The highest room in the city has a classic million-dollar view.
In the 25th-floor penthouse of the Water's Edge condominium tower, floor-to-ceiling windows offer a stunning panorama overlooking Clearwater Harbor, Clearwater Beach and the deep blue expanse of the Gulf of Mexico. Turning to the south, you can see as far as the Sunshine Skyway.
Now that the first few residents are actually moving into the not-quite-finished building, the tower's developer is insisting that Water's Edge isn't built on shaky financial ground. It will be able to weather the sluggish condo market, its owner says.
"We're not really changing our game plan," said Grant Wood, real estate manager for Opus South Corp., which built the luxury high-rise. "We would obviously like to see all the units occupied, but today's environment is challenging. It just takes a little longer to sell them."
Water's Edge has the misfortune of opening at a tough time for Tampa Bay condo towers. Clearwater Beach condo sales are in a downward spiral. In downtown Tampa, two finished high-rises are bankrupt and mostly vacant, and another one might be converted to apartments because its units aren't selling.
Opus South won't discuss how sales at Water's Edge are going. But the company says it's confident that the building will fill up in the long run, and it's willing to be patient. The Minnesota-based builder points to its track record nationally and in downtown St. Petersburg, where it has opened two high-rises in recent years.
Its Clearwater tower won't be going bankrupt or switching to rentals, Opus says.
"Opus is privately held. We have a very strong commitment to our reputation in the marketplace. We have the financial capacity to hold onto these units," Wood said. "It's only a matter of time here. You have no idea how many oh-my-Gods I get when we show this building to people."
And that brings us back to that sensational view.
Tall and upscale
Perched atop a 40-foot limestone bluff next to City Hall, every unit in downtown's tallest building has a water view. That's one of its prime selling points.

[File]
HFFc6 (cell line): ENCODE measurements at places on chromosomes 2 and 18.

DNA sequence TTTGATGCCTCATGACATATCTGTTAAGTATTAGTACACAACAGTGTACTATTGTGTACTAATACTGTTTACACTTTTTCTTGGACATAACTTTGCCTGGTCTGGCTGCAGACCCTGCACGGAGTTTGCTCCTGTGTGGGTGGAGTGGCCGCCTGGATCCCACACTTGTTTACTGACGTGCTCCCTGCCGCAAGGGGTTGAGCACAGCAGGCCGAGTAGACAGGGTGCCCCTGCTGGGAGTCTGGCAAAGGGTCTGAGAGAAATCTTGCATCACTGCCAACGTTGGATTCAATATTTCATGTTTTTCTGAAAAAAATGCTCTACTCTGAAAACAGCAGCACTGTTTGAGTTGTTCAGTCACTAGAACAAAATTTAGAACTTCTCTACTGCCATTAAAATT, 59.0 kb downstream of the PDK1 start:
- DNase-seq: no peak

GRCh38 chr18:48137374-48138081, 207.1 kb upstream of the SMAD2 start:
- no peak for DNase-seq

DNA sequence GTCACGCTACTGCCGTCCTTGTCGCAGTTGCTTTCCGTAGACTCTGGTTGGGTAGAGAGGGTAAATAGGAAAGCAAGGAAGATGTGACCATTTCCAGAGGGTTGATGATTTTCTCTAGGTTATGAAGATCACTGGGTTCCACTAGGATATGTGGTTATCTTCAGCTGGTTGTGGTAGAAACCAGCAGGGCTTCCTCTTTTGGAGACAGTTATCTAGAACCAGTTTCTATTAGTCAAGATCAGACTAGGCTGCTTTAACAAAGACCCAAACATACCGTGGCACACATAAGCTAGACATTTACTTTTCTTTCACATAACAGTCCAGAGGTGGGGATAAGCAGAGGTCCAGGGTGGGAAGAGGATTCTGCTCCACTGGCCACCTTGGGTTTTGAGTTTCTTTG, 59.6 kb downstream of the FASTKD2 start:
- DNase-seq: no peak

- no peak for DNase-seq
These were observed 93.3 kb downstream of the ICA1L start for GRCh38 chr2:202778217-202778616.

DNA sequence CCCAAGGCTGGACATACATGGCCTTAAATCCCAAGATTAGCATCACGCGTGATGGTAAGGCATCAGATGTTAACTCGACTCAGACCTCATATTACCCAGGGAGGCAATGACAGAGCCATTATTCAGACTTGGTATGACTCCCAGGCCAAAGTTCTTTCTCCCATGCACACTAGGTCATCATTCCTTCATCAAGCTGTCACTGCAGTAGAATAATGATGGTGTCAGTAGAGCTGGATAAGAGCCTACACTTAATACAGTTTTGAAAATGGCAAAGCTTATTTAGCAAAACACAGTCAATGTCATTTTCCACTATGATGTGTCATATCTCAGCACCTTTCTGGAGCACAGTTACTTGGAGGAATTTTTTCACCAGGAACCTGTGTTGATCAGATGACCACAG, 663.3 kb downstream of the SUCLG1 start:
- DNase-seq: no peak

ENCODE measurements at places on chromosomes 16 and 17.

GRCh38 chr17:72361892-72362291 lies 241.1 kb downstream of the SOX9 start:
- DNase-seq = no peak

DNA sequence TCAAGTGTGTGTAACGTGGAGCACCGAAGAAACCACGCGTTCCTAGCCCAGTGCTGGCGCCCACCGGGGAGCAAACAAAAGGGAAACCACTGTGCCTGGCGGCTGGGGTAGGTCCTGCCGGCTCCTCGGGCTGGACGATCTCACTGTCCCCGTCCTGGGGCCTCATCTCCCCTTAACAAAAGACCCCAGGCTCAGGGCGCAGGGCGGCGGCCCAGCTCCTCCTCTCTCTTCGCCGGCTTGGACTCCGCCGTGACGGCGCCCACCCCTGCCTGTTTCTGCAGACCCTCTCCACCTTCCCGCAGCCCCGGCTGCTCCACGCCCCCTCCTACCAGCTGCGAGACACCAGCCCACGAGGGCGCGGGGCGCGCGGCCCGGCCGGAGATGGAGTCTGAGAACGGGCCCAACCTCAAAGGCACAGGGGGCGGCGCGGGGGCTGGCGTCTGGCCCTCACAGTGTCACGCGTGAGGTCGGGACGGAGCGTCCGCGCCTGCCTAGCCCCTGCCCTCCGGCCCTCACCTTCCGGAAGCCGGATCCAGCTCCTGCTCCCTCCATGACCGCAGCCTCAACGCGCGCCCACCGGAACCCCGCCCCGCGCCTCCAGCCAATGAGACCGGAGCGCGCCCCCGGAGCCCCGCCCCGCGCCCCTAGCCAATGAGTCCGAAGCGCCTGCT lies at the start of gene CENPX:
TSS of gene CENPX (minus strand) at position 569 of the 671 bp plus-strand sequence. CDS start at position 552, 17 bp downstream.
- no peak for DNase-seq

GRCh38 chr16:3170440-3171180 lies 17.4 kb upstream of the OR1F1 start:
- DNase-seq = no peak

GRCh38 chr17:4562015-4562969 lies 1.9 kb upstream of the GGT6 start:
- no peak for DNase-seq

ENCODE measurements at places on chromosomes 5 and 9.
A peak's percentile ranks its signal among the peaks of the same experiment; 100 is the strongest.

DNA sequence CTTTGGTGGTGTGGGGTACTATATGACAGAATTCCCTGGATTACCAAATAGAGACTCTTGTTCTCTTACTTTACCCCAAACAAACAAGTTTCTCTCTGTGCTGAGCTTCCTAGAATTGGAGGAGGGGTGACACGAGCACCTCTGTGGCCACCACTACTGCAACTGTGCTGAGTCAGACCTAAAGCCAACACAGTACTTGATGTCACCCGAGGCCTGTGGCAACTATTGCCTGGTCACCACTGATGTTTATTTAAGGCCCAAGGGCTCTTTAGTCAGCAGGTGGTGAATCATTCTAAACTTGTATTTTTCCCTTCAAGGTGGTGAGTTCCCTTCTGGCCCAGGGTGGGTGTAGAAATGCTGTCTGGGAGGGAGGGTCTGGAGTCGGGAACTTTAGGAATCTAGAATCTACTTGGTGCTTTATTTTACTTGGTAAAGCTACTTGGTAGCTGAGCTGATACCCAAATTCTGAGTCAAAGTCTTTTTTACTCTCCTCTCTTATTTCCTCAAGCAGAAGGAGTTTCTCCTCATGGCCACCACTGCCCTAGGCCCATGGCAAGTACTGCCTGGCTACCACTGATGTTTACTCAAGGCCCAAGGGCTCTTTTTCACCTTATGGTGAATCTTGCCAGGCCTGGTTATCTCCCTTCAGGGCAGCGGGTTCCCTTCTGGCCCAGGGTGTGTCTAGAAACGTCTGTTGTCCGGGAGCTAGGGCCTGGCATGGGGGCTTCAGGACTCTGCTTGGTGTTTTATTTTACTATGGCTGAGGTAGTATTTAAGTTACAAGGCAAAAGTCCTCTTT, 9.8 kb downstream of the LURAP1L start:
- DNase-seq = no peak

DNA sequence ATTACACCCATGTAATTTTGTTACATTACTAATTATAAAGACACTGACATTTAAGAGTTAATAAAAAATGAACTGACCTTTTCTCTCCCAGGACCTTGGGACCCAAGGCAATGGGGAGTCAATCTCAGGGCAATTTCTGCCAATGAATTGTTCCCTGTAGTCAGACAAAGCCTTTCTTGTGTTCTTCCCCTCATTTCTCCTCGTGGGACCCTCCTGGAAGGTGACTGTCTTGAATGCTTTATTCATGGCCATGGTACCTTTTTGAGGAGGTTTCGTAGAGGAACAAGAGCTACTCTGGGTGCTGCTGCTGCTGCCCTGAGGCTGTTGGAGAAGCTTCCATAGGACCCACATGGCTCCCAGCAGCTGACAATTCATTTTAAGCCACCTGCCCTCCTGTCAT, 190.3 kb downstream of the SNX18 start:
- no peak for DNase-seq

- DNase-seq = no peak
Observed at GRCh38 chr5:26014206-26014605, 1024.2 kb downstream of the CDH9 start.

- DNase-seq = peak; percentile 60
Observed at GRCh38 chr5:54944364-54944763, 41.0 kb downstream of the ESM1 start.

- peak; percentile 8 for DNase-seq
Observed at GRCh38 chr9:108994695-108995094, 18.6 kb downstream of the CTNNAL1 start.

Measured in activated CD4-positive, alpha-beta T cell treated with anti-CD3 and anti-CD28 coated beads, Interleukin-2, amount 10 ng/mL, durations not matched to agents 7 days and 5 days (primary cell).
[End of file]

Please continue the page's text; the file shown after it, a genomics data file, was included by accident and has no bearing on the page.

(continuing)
Technically, the priciest penthouses have a $1.7-million view. That's how much they cost in a building where the average unit is priced at $750,000.
The creamy white skyscraper is loaded with upscale amenities: marble floors, granite countertops, a swimming pool, fitness center, steam room, outdoor fireplace and 24-hour concierge.
The building is done except for the top few floors, where workers are putting finishing touches on the interior, and the ground floor, where they're preparing space for a future restaurant and retailers. There are no commercial tenants yet.
"We want the right restaurant," Wood said. "We're looking to create a buzz in the evening hours."
A handful of people have recently moved in.
Clearwater investment adviser Joan Kochan and her fiance were the first buyers to close, on Aug. 1. They move into the ninth floor Monday.
"I have waited all these years for a higher-end project to come up on this side of the bridge because I didn't want to sit in beach traffic," said Kochan, who has lived in downtown's Pierce 100 high-rise since 1977.
Earlier this year, Water's Edge had to void scores of contracts with buyers because of a legal technicality. Many of those buyers were investors from out of state or overseas.
Today the sales pitch is targeting empty-nesters and second-home buyers. And the condos are attracting interest from a mix of Scientologists and non-Scientologists, Wood said.
Opus isn't marketing specifically to Scientologists, but units on the tower's south side do offer a commanding view of Scientology's local landmarks. Proximity to the beach is another draw.
As for whether the condos will sell, the stakes here go beyond the walls of Water's Edge. Clearwater is hoping that this high-rise and a neighboring one, Station Square, will help bring life to its downtown.
Although condo sales at Station Square are slow, the 126-unit high-rise may see its first residents move in around the end of October, its representatives say.
City Manager Bill Horne sees the projects as vital to downtown's future — even if their developers dreamed them up during better economic times.
"No one planned for the kind of economy we're in right now," Horne said. "If we planned for this, they wouldn't be here."
Ed Armstrong, a Clearwater attorney who represented Water's Edge in a dispute over whether it was built on a strip of city-owned land, thinks the condo tower is too fine to fail.
"There's a lot of market uncertainty," he said, "but there's little doubt in my mind that over time that building will be full."
Mike Brassfield can be reached at firstname.lastname@example.org or (727) 445-4160.